Thursday, December 23, 2010

The Grand Design: No God Required

Recently, I read with great interest excerpts from Stephen Hawking's new book, The Grand Design. In his book Hawking posits that God is not necessary in order to account for the creation of the universe. Let me say right up front that my grasp of physics and mathematics is rudimentary at best. In addition, my intellect is quite obviously not even a pale shade of what Hawking possesses. Given my severe limitations, when compared to Hawking, it may seem an incredible act of hubris to question the conclusions of such a genius. However, in this book Hawking writes at a relatively accessible popular level and goes beyond the limits of physics and mathematics in order to draw metaphysical conclusions. So in this case, it seems that even a lay person might be able to point out a few leaps of faith in reaching his conclusions.

In ruling out God as the force behind the formation of the universe, Hawking appeals rather to gravitation as a sufficient force for creation. While his conclusion is tied to complex string theory, it seems to lead to other problems on a more basic level. Hawking is placing a good deal of faith in something that is, as of yet, not fully explained by anyone, including himself. It has been demonstrated that Newtonian physics alone cannot explain gravity. Most theories today use principles of general relativity to explain gravitation. In these models space-time is curved by matter which helps to explain the attraction between objects of mass. However, general relativity does not play nicely with the growing science of quantum mechanics where the force of gravity must be explained quite differently. In quantum mechanics, gravity is related to the attraction and exchange of virtual gravitons. At this point, no one can truly tie Newtonian physics, general relativity, and quantum theories of gravity together.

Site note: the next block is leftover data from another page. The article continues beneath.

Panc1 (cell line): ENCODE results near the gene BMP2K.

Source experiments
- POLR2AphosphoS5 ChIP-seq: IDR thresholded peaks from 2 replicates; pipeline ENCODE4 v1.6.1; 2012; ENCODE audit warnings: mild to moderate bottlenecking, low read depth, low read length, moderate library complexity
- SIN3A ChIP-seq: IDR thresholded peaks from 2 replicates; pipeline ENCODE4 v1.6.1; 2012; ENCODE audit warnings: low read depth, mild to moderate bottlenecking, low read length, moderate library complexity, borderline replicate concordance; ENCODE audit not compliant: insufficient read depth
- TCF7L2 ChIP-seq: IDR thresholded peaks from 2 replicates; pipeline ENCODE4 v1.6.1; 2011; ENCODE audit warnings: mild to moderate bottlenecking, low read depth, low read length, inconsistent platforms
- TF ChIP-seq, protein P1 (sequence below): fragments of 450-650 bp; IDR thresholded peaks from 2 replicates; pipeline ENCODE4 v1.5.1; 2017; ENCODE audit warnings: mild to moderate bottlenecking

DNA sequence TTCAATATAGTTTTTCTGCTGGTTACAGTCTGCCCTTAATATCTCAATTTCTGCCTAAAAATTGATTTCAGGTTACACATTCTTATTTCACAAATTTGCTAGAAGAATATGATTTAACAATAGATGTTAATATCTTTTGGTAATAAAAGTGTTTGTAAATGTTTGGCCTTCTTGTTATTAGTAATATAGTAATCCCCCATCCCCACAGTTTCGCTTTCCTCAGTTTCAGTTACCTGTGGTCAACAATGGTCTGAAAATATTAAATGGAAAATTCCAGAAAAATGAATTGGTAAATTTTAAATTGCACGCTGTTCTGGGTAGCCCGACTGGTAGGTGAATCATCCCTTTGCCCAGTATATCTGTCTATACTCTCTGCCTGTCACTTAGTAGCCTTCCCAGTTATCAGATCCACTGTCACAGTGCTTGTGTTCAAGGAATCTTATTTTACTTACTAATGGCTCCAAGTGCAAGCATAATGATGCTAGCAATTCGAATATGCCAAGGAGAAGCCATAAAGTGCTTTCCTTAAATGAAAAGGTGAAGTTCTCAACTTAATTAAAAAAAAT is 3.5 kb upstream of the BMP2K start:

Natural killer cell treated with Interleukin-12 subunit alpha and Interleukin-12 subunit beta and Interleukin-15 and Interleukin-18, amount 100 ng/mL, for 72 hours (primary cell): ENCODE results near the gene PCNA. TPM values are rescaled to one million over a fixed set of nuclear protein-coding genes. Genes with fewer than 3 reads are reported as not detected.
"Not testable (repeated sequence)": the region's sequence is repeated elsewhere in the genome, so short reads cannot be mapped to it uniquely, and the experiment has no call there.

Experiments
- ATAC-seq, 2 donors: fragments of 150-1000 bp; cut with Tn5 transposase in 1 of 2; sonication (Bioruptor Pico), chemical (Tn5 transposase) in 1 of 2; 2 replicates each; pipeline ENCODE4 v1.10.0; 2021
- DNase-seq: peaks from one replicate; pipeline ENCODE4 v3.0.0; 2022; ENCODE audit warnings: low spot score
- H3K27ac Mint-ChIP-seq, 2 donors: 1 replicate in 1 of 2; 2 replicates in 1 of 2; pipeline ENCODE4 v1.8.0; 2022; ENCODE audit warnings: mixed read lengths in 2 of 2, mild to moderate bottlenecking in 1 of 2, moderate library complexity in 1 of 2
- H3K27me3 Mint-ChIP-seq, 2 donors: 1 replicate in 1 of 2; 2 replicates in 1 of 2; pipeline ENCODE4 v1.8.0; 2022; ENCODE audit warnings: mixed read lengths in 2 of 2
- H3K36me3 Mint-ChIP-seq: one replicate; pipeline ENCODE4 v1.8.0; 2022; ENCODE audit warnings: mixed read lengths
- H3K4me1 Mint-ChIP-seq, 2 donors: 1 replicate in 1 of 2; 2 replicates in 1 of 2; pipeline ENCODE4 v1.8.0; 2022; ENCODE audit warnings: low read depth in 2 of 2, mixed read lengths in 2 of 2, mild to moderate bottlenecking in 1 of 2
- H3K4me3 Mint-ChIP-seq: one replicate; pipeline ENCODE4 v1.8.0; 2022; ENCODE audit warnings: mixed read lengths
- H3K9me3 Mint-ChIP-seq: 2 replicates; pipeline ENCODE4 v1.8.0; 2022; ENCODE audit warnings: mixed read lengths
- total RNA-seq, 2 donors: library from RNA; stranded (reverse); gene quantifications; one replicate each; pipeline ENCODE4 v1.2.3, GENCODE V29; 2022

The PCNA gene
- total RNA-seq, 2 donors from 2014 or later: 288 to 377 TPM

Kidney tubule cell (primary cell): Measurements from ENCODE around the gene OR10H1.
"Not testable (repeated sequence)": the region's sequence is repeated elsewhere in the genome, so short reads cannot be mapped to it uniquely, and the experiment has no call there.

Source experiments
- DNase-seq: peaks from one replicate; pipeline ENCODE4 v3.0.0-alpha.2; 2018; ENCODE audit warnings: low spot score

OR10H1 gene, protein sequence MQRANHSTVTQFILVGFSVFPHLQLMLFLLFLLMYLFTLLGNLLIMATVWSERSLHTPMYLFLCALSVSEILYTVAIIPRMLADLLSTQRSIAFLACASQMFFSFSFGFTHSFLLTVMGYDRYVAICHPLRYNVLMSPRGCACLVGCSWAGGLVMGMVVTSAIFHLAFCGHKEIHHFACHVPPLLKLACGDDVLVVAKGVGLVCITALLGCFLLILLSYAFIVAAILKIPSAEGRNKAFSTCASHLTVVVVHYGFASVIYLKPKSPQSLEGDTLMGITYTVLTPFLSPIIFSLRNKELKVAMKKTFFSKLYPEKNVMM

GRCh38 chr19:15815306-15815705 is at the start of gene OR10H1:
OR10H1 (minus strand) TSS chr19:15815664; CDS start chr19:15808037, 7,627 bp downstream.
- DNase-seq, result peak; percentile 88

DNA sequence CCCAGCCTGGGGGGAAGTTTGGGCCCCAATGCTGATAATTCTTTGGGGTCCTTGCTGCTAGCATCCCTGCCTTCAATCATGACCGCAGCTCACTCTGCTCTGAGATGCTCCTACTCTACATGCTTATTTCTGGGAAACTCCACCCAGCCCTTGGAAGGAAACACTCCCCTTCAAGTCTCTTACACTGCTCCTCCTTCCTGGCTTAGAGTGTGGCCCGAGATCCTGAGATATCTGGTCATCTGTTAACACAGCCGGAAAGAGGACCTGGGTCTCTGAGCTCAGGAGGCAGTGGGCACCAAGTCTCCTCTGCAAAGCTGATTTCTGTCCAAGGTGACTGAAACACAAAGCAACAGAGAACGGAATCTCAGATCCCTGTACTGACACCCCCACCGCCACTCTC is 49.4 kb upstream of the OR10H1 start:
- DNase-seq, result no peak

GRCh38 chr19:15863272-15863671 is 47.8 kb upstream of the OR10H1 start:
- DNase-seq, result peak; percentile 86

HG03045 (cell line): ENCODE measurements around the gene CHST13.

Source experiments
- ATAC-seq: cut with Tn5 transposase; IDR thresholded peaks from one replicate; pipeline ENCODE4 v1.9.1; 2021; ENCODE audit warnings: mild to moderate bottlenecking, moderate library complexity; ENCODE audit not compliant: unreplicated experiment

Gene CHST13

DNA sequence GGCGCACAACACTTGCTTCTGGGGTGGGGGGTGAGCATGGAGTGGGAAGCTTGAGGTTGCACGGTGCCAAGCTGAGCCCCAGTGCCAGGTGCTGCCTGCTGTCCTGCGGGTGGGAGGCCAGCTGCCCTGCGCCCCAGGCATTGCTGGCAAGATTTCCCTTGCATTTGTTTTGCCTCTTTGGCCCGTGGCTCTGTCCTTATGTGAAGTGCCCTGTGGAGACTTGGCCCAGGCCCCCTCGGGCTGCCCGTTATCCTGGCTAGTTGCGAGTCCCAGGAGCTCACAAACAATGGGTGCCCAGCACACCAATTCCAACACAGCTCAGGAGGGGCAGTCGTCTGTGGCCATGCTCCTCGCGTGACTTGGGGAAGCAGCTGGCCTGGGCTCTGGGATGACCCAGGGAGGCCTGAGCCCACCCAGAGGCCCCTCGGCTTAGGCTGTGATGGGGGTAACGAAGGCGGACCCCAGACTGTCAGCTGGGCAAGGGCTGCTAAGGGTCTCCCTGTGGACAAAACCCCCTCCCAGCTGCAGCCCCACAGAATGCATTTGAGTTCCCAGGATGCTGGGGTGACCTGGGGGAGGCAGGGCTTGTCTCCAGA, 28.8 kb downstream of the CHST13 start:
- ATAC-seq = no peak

If I understand Hawking’s approach, he is proposing string theory as a possible future unifying solution, but it appears that string theory is really being used as a Trojan horse to sneak in the concept of nearly infinite parallel universes. This construct is necessary in order to explain the mind blowing degree of fine tuning observed in this particular universe. If there are nearly infinite universes, then surely one is highly fine tuned for life. Never mind that this owes more to sci-fi then it does to actual hard evidence.  These are all fascinating theories, but when it comes right down to it, we’re still no closer to really understanding why gravity actually exists as opposed to nothing existing at all. Basically we can describe the effects and facts of gravity, but cannot truly define a root cause for gravity that would bind all the various observations and theories together in a coherent way. In short, Hawking is appealing to an incredibly complex force he does not fully understand and cannot completely explain, and yet he has great faith that this force is sufficient to rule out God's involvement. To depend on this unexplained force as the sole "creator" and shaper of the universe seems like a leap of faith to me.